The Mango Season
8 journalers for this copy...
However, what she doesn't realise is that her parents are intent on arranging her marriage to a local 'desirable' man so that she will change her mind about returning to the USA, her home and to her fiance, an American.
Priya's family are very stuck in their ways and are determined that Priya should be married to the right man so that the family name and line can be continued, the right man being a particular religion and caste and from a particular state in India, with the correct family background and the financial stability. So to keep them happy she agrees to go ahead with the 'bridal' viewing, and meets her 'arranged' partner...........
What would her parents say if they only knew of her plans to marry her fiance in America, a fiance of an entirely different race and religion????
A tale of family troubles and old fashioned values with a hint of racism and one woman's struggle with her feelings of insecurity and love for her family and her fiance........
There are some lovely recipes included within the book too.
CONTROLLED RELEASE NOTES:
Lyzzybee has had this book on her profile page for a long time and the rings/rays have gone missing or stalled. So this copy is now on its way to Lyzzybee as a little mini ring so that Liz can fulfill her wish to read it - not sure if it will go to other readers before returning to me???? I'm sure Liz will keep me updated.
Hope you enjoy it as much as I did Liz.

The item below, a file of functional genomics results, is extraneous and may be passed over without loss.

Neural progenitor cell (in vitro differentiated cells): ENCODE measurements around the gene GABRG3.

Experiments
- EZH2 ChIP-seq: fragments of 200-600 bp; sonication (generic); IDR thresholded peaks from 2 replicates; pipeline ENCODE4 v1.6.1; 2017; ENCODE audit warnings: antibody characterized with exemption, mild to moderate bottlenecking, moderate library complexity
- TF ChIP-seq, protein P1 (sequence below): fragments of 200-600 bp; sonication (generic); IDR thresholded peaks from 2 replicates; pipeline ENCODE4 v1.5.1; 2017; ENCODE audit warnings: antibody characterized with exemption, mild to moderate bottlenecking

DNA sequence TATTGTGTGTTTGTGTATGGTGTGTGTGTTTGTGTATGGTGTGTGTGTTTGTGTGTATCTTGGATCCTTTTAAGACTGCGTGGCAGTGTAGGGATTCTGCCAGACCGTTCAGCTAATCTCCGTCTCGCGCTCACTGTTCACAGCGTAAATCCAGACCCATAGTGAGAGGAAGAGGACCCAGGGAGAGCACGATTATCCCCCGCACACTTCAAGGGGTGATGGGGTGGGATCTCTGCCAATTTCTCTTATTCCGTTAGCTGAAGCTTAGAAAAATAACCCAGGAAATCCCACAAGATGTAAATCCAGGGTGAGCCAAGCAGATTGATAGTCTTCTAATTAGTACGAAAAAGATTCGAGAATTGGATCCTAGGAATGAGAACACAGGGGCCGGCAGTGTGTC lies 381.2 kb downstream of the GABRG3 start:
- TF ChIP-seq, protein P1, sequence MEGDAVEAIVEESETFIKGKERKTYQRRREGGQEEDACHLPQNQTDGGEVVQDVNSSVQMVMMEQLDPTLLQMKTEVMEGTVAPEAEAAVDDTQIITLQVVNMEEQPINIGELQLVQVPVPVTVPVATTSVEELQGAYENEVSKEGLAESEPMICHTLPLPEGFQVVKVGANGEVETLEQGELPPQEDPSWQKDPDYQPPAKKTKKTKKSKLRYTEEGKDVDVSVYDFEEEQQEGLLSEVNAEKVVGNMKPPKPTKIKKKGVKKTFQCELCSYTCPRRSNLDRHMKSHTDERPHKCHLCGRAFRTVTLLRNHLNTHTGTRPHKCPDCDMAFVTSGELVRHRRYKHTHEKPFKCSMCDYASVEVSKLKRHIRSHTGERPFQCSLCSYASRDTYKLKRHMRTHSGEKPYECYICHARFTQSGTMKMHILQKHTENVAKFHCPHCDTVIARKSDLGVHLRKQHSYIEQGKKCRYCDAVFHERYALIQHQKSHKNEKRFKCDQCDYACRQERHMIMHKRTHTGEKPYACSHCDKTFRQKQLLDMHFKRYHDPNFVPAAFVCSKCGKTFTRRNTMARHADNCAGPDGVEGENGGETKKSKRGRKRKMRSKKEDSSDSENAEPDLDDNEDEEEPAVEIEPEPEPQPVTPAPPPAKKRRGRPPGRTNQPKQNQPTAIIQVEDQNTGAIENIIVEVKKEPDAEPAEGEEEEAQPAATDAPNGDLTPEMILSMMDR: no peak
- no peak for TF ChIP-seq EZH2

I shall place an announcement now at the forum and hope to get the list ready in 4-5 days.
Priya is back from America to see her complex family in Hyderabad, hoping she can pluck up the courage to tell them about her plans to marry her American boyfriend. It's mango pickling season and the extended family gathers at the grandparents' house, giving ample opportunity for complicated fights and huffs, and big scenes. While Priya fights against her Mum's plans for a bride-viewing, her aunt prepares for her 65th viewing and her aunt-in-law faces another pregnancy to try to produce a male heir. When Priya makes her statement, the other women in the house are driven to make theirs. Supported overtly by her brother and covertly by her Dad, she tries to pick her way through family minefield after family minefield. An excellent read with some genuine surprises - and good recipes.
This will go to resuscitate BookManiac70's bookring, so contact her if you'd like to join it!
2.okyrhoe, Greece- int.
4.ghostofarose- US, int.
5.Unwrittenlibra- US, int.
>>>>back to birmingham-rose,UK
CONTROLLED RELEASE NOTES:
Posting to Scotsbookie today. Enjoy!
The book is already on its way to okyrhoe.
I've got 7 ring books to be read at the moment, I hope I can finish them all in time.
The novel covers the events of a few days, Priya's trip to India during which she is meant to inform her family about her impending marriage to her American fiance, interspersed with flashbacks and descriptive passages explaining what is presently going on and why.
I sometimes felt that some of these expository segments were merely 'filler material' to flesh out the story and expand the novel's length, without being particularly insightful or original in the content. If you've read only one other Indian novel, or seen a Bollywood film, much of this will be repetitive. So it's a quick read.